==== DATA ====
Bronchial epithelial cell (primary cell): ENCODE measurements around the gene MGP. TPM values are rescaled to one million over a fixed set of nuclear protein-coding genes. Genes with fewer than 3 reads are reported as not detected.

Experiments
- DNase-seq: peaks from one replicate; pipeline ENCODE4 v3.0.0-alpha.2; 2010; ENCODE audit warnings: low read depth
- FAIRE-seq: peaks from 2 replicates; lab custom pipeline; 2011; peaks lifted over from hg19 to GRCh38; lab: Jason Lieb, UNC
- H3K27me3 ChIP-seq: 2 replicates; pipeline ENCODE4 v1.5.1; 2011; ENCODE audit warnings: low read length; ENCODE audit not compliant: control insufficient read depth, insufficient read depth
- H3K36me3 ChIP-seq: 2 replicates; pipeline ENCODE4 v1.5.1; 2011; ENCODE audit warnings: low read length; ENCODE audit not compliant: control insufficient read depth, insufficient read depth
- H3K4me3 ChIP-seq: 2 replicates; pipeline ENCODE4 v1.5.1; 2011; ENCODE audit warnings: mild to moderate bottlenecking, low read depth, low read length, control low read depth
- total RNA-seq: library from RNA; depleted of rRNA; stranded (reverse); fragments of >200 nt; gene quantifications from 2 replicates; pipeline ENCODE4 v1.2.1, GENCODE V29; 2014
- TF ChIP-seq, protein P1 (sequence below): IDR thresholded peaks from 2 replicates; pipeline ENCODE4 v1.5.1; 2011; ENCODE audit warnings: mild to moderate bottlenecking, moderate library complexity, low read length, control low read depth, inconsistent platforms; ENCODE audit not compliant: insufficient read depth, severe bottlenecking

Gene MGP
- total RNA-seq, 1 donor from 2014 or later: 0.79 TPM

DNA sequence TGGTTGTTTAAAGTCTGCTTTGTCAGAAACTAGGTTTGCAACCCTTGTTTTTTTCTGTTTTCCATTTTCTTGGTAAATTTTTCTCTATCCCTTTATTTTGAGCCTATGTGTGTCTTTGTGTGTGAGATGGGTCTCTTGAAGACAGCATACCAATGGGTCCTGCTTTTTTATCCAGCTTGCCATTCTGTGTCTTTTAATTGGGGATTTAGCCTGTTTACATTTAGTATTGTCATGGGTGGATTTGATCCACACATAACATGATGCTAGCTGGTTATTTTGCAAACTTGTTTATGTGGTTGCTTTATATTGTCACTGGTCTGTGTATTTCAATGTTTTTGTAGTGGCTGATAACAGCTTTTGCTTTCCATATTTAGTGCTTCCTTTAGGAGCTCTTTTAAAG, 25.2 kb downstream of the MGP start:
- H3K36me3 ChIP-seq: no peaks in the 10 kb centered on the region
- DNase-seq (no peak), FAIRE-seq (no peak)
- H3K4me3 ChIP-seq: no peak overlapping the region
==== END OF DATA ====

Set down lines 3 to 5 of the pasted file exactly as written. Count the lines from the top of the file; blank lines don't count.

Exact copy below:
- DNase-seq: peaks from one replicate; pipeline ENCODE4 v3.0.0-alpha.2; 2010; ENCODE audit warnings: low read depth
- FAIRE-seq: peaks from 2 replicates; lab custom pipeline; 2011; peaks lifted over from hg19 to GRCh38; lab: Jason Lieb, UNC
- H3K27me3 ChIP-seq: 2 replicates; pipeline ENCODE4 v1.5.1; 2011; ENCODE audit warnings: low read length; ENCODE audit not compliant: control insufficient read depth, insufficient read depth